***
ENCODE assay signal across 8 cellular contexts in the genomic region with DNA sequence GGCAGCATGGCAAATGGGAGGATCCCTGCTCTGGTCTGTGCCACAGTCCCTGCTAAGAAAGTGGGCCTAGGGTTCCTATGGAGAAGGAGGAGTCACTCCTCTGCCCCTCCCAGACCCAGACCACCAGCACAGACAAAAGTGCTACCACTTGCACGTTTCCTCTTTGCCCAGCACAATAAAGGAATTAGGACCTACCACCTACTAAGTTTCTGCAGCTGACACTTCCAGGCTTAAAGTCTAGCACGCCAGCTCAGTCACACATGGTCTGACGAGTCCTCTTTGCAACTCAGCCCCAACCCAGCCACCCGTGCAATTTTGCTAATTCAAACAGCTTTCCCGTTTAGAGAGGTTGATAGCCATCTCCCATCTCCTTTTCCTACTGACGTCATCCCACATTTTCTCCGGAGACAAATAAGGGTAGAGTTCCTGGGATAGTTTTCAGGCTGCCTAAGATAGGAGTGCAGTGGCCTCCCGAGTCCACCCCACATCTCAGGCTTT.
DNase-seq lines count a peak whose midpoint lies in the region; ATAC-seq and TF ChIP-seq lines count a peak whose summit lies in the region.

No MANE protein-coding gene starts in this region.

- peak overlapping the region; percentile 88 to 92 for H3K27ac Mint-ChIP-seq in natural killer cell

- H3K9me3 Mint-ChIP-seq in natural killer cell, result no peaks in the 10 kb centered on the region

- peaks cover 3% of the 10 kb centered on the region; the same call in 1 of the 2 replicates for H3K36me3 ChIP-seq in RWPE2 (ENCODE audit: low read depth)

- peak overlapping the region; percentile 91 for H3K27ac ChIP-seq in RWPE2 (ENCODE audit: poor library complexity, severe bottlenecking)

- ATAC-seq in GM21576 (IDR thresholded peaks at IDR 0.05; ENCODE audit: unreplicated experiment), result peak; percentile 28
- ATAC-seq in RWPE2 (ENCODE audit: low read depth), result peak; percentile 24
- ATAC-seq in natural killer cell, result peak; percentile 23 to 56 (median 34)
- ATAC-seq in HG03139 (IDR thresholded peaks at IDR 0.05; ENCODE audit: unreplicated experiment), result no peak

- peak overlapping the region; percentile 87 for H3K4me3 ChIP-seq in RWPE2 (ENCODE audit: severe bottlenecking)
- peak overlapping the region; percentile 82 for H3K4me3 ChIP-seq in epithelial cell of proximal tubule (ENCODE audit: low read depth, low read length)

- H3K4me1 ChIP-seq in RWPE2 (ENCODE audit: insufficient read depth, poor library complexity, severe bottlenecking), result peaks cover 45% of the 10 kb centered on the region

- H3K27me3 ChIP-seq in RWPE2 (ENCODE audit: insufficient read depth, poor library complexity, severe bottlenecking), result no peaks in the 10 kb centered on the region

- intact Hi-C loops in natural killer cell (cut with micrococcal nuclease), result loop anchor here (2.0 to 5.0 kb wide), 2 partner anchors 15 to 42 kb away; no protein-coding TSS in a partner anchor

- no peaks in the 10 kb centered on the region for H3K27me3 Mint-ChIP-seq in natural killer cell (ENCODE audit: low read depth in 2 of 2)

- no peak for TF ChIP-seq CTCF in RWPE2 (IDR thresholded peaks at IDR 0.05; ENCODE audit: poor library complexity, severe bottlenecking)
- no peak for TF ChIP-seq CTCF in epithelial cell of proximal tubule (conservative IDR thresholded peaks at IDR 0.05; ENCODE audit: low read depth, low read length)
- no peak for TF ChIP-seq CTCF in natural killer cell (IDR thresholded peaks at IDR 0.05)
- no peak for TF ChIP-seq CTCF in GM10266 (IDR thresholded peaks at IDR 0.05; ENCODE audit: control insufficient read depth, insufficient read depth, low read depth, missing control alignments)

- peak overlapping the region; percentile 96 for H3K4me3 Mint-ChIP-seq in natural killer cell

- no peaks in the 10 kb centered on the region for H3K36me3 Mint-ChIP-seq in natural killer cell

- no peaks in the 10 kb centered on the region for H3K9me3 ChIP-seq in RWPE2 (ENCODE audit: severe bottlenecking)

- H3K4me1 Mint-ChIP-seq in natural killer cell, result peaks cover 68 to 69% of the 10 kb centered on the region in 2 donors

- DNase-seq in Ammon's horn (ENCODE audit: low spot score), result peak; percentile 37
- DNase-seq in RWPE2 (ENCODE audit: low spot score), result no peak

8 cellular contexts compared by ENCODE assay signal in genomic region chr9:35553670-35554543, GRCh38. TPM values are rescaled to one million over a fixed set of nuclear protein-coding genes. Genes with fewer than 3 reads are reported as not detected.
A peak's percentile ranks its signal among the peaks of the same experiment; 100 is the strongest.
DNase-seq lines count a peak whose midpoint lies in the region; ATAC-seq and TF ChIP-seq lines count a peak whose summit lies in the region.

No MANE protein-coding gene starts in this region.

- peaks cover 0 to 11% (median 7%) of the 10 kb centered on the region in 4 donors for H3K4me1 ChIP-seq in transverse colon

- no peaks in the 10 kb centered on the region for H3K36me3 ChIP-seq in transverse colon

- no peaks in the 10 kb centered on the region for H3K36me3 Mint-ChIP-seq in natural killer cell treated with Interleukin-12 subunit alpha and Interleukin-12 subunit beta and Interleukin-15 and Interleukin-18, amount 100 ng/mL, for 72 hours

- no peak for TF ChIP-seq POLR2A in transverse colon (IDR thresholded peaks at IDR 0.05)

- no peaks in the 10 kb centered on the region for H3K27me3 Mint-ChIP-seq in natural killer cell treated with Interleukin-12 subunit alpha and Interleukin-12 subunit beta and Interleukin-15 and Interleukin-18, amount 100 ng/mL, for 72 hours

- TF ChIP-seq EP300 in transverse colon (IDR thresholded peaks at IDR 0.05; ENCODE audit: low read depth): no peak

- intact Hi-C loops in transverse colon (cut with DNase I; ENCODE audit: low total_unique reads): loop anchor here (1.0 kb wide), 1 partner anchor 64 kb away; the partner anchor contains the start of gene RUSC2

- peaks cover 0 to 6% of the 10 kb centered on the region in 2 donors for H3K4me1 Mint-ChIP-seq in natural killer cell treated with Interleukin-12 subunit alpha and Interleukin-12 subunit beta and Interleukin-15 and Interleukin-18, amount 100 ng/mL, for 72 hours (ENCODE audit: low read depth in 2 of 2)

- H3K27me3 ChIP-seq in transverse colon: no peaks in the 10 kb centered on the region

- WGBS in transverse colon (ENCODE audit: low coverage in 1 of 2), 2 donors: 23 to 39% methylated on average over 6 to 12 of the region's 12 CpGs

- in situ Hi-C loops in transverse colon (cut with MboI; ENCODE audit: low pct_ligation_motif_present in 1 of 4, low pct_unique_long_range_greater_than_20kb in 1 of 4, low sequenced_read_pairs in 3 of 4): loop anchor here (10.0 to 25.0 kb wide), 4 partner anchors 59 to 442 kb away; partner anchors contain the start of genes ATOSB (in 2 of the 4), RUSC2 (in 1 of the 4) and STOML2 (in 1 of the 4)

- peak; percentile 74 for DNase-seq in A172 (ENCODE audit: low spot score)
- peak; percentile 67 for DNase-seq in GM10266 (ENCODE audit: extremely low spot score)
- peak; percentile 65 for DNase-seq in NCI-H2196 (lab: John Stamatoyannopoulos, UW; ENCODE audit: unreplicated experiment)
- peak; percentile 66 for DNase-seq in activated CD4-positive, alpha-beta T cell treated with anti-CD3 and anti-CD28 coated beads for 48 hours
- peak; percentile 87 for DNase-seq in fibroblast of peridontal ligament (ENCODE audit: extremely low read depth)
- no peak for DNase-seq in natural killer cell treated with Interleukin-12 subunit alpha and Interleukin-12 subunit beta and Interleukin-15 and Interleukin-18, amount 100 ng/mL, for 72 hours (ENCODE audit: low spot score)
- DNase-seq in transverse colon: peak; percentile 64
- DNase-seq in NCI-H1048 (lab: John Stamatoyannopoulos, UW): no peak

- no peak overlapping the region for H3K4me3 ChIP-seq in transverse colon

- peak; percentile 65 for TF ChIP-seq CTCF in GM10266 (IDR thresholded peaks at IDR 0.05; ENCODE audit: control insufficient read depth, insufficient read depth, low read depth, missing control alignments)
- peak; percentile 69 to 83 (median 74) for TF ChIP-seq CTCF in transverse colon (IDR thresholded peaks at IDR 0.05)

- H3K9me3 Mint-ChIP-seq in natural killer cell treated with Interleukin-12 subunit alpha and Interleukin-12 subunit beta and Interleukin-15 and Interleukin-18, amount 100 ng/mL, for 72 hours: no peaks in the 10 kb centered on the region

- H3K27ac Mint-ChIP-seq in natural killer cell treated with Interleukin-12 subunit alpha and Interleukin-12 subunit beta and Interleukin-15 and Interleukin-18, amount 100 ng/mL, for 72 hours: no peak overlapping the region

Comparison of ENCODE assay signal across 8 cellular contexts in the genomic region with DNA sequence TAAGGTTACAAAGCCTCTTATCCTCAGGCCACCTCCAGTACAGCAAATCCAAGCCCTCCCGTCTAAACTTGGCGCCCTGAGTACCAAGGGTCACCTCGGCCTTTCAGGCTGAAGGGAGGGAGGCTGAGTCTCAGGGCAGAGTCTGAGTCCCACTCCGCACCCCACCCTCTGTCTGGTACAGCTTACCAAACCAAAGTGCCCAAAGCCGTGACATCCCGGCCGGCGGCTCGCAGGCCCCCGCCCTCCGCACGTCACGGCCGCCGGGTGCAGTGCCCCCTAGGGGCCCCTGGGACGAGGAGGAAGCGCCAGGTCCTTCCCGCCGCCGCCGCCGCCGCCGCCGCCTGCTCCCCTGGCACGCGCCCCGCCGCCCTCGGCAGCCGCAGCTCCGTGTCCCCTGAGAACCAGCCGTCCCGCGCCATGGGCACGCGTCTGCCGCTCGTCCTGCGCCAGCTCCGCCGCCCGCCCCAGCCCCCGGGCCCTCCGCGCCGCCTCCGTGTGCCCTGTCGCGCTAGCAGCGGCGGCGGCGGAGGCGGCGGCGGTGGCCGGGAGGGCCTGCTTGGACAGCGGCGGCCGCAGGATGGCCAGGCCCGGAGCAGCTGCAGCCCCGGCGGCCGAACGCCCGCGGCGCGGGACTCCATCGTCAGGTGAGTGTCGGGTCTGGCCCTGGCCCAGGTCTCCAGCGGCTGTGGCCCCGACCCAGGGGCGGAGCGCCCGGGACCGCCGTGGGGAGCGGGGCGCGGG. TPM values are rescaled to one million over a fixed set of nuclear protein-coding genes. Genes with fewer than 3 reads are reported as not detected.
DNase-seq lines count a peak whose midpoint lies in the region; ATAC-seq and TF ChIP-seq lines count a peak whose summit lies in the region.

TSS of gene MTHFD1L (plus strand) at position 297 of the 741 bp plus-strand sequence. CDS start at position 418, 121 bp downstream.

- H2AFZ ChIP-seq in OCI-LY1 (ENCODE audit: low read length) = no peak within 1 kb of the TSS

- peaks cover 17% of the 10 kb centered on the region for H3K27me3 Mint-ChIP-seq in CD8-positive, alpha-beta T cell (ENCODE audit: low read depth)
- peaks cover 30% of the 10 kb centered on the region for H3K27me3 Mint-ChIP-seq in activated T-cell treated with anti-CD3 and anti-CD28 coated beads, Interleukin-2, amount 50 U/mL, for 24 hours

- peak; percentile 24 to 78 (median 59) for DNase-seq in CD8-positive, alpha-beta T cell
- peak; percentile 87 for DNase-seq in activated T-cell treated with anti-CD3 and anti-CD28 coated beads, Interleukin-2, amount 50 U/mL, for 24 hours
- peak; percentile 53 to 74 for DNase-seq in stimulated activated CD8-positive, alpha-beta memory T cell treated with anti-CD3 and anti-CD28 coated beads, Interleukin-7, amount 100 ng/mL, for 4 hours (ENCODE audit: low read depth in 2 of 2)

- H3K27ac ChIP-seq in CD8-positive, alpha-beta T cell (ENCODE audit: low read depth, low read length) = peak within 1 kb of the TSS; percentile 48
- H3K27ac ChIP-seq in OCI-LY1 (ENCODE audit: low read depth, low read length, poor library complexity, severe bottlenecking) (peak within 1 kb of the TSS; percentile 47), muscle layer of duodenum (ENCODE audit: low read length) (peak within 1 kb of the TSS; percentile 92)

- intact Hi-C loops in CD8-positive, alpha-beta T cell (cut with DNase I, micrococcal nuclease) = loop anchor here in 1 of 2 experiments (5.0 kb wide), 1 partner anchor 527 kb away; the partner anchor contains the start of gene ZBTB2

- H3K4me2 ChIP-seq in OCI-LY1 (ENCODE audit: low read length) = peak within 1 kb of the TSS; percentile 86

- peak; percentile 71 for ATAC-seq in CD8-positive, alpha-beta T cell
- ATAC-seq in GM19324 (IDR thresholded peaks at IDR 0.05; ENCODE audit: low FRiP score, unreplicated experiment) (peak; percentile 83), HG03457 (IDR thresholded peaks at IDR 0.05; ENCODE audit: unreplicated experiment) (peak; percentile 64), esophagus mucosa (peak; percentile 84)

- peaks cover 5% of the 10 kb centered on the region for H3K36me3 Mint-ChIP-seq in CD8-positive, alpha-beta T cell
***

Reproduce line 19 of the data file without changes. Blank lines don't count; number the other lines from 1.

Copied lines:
- no peak for TF ChIP-seq CTCF in epithelial cell of proximal tubule (conservative IDR thresholded peaks at IDR 0.05; ENCODE audit: low read depth, low read length)